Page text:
Well, most of the last ten minutes was definitely filmed in a real underground station somewhere that was deserted except for the two principal characters and in case anyone wants to know what this still is about, I am pasting in the following caption:Originally Posted by Mark O
"12 years old Frankie Palmer (Andrew Ray), while being chased by murderer Len Turner (William Sylvester) through an abandoned London Underground station, frantically calls to a passing train driver for help before fleeing for his life into the maze of tunnels."
The station name can be seen between the two large posters, but is too small to make out in this photo.
I've found this site very useful in the past:
Their shot of Aldwych - which has been used for filming looks very similar.
please visit their site for more fantastic London Underground images
Thanks, Anthony. Yes, I do know about that excellent website and found it very interesting. But even they don't know where the station in The Yellow Balloon was located. There are two problems here. The first is that it is now so long ago since the film was made...57 years...that all the people who worked on it, including the actors...are all probably dead. Certainly Ray and Sylvester are...and the second problem is that all these London underground stations tend to look exactly the same to the untrained eye.
However, anyone who has complete runs of Kinematrograph Weekly (a weekly trade magazine), or Picture Show (a weekly film magazine) for 1952, may find the location mentioned in either or both of those, as both magazines carried weekly On Location reports for the latest British films in production.
I think i'd need to see the actual film as it's real difficult to guess, the name on the roundels looks much longer than Aldwych or would they perhaps have gone to the trouble of making falsies as in 'The good die young' with just 'High Street'?........it's probably a station on the Central or Piccadilly line as the Northern and Bakerloo had the red 1938 tube stock with the rounded front roof, the trains used between Holborn and Aldwych were three car ones and as i recall the length of the platform was shorter than the standard.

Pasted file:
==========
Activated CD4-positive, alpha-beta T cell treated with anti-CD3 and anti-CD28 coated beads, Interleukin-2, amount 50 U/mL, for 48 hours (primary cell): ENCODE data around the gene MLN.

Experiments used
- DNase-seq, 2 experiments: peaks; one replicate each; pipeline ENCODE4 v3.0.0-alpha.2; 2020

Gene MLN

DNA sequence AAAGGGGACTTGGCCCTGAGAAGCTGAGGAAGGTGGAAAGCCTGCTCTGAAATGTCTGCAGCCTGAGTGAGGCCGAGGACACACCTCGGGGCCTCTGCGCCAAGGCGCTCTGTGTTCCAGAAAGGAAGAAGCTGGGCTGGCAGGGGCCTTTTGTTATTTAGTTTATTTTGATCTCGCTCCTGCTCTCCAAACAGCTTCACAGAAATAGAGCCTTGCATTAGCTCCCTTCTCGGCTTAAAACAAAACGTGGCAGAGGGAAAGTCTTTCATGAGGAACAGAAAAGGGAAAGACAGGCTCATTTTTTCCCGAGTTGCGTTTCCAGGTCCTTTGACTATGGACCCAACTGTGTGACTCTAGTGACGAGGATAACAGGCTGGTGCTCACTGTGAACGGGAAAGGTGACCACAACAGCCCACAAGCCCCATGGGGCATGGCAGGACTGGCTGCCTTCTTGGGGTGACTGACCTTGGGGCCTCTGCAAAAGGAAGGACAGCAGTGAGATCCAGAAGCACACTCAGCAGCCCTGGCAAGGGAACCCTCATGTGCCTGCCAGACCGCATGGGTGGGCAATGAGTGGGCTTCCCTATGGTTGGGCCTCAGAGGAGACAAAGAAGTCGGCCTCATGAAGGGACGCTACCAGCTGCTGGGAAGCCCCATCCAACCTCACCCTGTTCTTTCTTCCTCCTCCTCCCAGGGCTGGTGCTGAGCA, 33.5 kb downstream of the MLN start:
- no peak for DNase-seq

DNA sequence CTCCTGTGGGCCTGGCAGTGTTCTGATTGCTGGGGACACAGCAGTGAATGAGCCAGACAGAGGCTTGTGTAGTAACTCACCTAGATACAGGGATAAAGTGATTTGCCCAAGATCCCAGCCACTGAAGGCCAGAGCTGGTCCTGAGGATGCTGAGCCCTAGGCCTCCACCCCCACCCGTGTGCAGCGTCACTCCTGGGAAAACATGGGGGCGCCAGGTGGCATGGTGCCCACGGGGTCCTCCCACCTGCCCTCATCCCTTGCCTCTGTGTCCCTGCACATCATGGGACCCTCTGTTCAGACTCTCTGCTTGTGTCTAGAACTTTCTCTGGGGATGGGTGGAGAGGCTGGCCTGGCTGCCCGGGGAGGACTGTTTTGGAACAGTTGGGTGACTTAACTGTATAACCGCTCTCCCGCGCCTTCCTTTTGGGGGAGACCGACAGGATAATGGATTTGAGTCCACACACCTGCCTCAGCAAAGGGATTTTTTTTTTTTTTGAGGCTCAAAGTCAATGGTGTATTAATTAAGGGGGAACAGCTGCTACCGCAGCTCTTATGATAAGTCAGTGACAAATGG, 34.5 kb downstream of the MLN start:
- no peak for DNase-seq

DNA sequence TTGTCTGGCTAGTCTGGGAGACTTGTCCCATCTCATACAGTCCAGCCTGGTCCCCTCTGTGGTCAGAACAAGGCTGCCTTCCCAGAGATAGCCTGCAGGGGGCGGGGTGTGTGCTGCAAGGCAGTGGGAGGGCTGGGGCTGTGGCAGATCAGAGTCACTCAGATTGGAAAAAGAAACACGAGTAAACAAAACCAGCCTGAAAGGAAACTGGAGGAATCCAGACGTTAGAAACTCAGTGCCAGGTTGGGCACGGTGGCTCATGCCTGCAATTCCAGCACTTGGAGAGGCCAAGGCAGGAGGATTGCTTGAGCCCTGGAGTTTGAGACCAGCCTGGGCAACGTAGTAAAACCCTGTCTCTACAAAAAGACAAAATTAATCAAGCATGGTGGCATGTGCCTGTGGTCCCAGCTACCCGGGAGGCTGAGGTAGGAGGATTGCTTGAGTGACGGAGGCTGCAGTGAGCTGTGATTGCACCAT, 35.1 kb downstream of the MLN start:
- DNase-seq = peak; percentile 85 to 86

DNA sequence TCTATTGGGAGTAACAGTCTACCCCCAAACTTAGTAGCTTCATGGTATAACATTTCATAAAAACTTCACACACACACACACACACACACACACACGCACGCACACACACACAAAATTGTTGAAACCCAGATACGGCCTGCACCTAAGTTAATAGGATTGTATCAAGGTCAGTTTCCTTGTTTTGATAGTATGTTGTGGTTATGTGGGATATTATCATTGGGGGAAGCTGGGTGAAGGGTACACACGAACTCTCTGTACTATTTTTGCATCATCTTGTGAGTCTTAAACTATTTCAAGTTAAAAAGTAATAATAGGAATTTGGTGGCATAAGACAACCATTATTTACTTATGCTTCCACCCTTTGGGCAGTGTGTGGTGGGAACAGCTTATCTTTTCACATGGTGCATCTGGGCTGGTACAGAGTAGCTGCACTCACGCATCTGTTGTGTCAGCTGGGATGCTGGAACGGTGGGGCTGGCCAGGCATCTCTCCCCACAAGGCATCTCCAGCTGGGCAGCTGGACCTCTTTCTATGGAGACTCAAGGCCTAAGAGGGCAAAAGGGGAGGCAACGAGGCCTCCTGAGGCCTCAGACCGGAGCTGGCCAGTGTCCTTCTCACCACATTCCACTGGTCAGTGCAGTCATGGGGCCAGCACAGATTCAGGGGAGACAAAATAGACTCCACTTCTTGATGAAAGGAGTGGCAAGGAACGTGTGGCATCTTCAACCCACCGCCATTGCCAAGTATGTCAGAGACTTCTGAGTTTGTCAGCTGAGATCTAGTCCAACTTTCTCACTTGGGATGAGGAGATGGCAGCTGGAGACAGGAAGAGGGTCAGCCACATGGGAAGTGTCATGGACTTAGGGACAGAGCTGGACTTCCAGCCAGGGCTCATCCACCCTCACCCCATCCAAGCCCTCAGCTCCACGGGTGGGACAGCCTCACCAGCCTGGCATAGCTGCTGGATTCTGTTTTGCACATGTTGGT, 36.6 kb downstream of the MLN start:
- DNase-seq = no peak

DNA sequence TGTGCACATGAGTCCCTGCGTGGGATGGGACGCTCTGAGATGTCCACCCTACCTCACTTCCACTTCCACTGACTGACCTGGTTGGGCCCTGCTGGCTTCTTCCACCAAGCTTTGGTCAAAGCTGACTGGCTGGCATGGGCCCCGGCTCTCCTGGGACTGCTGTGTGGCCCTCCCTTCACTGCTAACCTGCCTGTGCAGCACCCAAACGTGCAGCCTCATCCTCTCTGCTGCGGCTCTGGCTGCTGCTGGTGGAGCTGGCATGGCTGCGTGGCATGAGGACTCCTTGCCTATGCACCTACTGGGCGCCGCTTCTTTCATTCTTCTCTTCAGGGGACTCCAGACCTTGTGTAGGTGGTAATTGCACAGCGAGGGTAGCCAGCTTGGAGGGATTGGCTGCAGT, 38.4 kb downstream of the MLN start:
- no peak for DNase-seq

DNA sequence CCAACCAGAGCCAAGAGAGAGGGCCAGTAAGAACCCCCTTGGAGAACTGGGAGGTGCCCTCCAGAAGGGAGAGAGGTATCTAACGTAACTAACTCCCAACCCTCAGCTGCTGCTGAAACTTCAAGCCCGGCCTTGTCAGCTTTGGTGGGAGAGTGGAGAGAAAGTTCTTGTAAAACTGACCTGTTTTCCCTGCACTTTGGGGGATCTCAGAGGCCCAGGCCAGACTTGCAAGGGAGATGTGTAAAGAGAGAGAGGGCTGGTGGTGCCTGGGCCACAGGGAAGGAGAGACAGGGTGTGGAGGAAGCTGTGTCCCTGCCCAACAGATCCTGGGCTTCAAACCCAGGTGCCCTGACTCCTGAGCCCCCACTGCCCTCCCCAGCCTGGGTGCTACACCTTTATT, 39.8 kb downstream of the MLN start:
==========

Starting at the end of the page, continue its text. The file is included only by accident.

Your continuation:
Thanks, Mark O. I had wondered if the station may have been Southgate, in north London, as that one is on the Piccadilly line. But Southgate was very much in use in 1952 and it was a bit far from the other London locations in the film, which were centered around south-east London.
As for getting the DVD, it's a dear do having to buy a box set of six films for up to £40 just to get one film, but I've been lucky there. A friend of mine who bought the box set copied The Yellow Balloon for me and sent it to me for nothing (well, I've sent him free DVD's from time to time).
Also, after the train driver spots Frankie calling for help while being chased by the killer, he pulls into another station further down the line (or maybe further up the line) and goes into an office at the end of the platform to report what he's just seen. The office at the end of the platform may be a clue.
A still of that scene would help too, or any stills of the film! it's definitely not further north of Finsbury Park on the Piccadilly line.
All being well, I will grab a frame from that scene off the DVD later today and upload it.
Okay, here it is. Viewed from the inside of the office at the end of the platform.